But resonating more clearly than the statistics of the New Frontiers decade are the voices of the New Frontiers scholars as they speak here to the possibilities and the profits of the program and, more importantly, as they share examples of their achievements: operas and ballets, photographs and videos, novels and plays, exhibitions and installations, new historical perspectives and virtual museums, symposia, colloquiums, speakers’ series, workshops, conferences and more.
New Frontiers was designed to aid arts and humanities scholars in four ways:
- To help them produce innovative works of scholarship and creative activities.
- To provide the seed funding needed for them to venture into new trajectories of work.
- To fund academic events hosting major distinguished thinkers.
- To support national and international travel in pursuit of new, innovative projects.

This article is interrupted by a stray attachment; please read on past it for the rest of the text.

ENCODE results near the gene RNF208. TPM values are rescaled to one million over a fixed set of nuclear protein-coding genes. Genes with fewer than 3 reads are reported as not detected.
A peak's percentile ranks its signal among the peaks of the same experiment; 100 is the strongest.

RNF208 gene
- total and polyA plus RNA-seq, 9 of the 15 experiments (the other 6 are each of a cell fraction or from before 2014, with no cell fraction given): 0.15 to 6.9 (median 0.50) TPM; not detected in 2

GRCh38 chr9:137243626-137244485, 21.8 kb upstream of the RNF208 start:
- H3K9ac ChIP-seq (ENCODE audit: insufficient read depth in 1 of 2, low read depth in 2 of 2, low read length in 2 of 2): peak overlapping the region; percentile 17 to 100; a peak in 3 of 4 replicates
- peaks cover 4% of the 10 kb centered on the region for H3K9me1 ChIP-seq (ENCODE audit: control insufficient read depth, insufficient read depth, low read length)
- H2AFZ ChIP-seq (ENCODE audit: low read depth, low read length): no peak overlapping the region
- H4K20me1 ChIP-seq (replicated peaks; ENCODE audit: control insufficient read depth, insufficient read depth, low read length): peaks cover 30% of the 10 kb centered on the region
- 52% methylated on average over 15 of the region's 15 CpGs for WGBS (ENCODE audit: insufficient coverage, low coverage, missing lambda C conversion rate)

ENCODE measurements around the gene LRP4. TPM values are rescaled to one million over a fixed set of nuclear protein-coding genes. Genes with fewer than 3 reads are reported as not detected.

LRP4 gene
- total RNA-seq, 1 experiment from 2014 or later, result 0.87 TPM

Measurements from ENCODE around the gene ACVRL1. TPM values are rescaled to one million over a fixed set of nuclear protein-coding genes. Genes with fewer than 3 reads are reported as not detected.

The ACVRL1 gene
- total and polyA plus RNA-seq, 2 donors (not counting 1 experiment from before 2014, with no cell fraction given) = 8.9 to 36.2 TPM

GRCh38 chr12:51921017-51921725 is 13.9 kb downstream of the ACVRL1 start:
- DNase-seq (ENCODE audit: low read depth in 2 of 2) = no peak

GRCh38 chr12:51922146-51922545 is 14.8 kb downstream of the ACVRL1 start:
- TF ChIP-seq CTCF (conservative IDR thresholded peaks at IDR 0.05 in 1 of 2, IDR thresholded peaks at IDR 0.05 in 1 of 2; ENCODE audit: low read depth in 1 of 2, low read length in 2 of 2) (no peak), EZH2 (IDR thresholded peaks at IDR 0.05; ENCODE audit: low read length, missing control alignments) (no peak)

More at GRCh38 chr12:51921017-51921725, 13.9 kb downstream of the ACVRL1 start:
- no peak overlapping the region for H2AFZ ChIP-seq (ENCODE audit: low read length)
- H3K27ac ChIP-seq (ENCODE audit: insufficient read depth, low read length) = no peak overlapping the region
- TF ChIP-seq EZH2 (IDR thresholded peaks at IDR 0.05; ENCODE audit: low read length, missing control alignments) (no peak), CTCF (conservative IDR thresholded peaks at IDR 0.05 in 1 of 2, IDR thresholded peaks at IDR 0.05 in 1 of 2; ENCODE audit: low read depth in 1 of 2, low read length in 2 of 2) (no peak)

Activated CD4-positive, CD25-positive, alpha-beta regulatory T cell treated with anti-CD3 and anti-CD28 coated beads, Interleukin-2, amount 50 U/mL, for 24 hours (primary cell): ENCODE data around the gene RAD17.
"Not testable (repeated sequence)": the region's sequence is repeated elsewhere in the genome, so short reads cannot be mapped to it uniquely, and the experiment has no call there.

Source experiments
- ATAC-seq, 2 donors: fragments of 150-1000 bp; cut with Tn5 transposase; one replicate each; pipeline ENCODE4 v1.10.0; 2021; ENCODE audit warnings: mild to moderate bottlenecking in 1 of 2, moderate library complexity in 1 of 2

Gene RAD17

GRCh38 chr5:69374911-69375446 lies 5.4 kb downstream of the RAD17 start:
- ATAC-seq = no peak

The program's flexibility within these four funding arms has spawned benefits that reach beyond the scholars themselves.
IU students have been inspired:
IU Bloomington associate professor of Latino studies John Nieto-Phillips, winner of a 2005 New Frontiers grant, said his students received individual training and mentorship that they would not have received otherwise. “The results of this kind of mentorship are probably not quantifiable,” he said.
New external funding has been awarded:
IU Bloomington professor of Germanic Studies Kari Ellen Gade and IUPUI Herron School of Art and Design Dean Valerie Eickmeier both used their successful New Frontiers grant writing experiences to secure new funds that flowed into the university. Gade landed a $50,000 National Endowment for the Humanities grant after New Frontiers facilitated a pilot project, and Eickmeier earned three grants collectively worth $190,000 following a New Frontiers-funded public sculpture exhibit. Following her 2007 New Frontiers project analyzing the relationship between radio technology and southern Africa politics, IU Bloomington associate professor of history Marissa J. Moorman received an additional $88,000 in external funding in 2010 to further that work.
Communities have been enriched: